As we motor towards the 2013-14 NHL season, the Detroit Red Wings’ first in the Eastern Conference (or whatever it’ll be called), it’s no secret that there are more bodies than there are roster spots. At this very moment, the Wings have 23 players signed to NHL contracts, and that number will increase to 25 when Gustav Nyquist and Joakim Andersson are inked following restricted free agent deals.
That’s two too many. Someone (or someones) is going to have to go, whether that’s via trade, waivers, or — potentially, but unlikely — “regular” buyout (since SOMETHING will still count against the cap in that case, and there’s not a ton of room on that front, either).
To explore the merits of each player’s likelihood to stick around, perhaps it’ll be easier if broken down into lines. Make no mistake, I’m not guessing who each player will be playing with — that’s a fool’s errand. But a lot of what to expect is already evident. Ken Holland said this week that there will likely not be any moves until training camp, so don’t expect anything to be imminent.
THE TOP SIX
When free agency opened, general manager Ken Holland was clear that their top priority was a second line center. It doesn’t take a Mensa member to realize that they’d hoped to keep their premiere forwards — Pavel Datsyuk and Henrik Zetterberg — together, and needed someone to anchor the other top line. Enter Stephen Weiss, who is on a five-year deal for a shade less than Valtteri Filppula received in Tampa.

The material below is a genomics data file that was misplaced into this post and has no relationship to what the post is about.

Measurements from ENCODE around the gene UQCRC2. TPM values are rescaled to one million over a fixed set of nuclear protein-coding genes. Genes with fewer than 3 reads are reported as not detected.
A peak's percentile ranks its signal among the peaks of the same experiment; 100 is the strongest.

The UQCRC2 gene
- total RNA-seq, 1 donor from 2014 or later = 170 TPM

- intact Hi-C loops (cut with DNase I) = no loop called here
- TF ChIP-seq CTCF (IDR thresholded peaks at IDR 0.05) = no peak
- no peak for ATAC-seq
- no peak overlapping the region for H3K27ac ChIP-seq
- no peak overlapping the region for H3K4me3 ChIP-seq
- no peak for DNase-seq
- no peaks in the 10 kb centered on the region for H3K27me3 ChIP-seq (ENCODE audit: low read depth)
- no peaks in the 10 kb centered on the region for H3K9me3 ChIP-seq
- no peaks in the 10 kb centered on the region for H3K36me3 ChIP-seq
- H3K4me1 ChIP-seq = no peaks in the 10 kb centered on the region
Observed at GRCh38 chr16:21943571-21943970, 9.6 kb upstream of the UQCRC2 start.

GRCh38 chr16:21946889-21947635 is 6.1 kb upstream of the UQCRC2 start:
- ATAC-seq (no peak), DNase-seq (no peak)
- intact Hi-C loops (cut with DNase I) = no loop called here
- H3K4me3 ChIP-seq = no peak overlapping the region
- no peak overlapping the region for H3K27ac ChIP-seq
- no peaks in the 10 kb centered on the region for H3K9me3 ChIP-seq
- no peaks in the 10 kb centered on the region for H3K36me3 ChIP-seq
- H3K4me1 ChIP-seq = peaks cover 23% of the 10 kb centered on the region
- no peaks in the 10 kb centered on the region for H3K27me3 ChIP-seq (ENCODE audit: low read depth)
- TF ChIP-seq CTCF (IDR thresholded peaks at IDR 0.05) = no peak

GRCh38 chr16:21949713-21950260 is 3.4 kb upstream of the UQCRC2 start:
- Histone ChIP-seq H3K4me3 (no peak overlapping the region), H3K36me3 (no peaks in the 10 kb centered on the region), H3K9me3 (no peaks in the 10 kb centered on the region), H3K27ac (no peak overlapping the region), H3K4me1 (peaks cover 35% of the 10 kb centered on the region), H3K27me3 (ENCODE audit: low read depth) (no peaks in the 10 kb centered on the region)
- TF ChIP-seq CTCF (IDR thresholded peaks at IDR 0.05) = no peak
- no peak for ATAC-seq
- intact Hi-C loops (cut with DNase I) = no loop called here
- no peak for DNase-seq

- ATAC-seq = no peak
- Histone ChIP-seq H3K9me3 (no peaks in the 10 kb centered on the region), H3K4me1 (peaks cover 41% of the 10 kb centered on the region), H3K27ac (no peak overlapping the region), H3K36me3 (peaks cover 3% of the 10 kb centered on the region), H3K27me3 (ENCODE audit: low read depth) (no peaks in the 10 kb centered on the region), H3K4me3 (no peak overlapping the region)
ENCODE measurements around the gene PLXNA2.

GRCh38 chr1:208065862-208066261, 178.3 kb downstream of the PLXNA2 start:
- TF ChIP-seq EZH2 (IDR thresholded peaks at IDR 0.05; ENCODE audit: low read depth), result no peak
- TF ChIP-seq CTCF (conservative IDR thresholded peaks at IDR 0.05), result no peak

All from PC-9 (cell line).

While Justin Abdelkader isn’t your father’s traditional top-six winger, he played well with the two dynamic skillmen and may very well have earned his spot “pulling the piano” again this season. Daniel Alfredsson wasn’t signed to play third or fourth line minutes, so count him in, too. Johan Franzen, the on-again-off-again scorer, is a lock for the second line, as well.
ZETTERBERG :: DATSYUK :: ABDELKADER
FRANZEN :: WEISS :: ALFREDSSON
THE THIRD LINE
Things start to get a little tricky right around here because the Wings have no shortage of third/fourth line-type guys. With Darren Helm’s injury issues last season (more on that later), it leaves a pretty gigantic question mark right in the center of the lineup. But let’s assume (and pray) that his recovery is going as well as they say it is and pencil him in for his normal spot.
Gustav Nyquist, once he’s signed, has more than earned his role on this team and his play on the third line in the playoffs was inspired. While he may be a better fit for a top six role eventually, the Wings have shown he’s more valuable than nearly any other winger on this line. The other winger, however, is left wide open with the departure of Damien Brunner (assuming, of course). If Dan Cleary is indeed re-signed, he’ll be a nice fit for this location, but then even more bodies will have to be moved out. Using just the players already under contract (or RFAs who will be), it’s fair to assume the following:
NYQUIST :: HELM :: Free Space #1
THE FOURTH LINE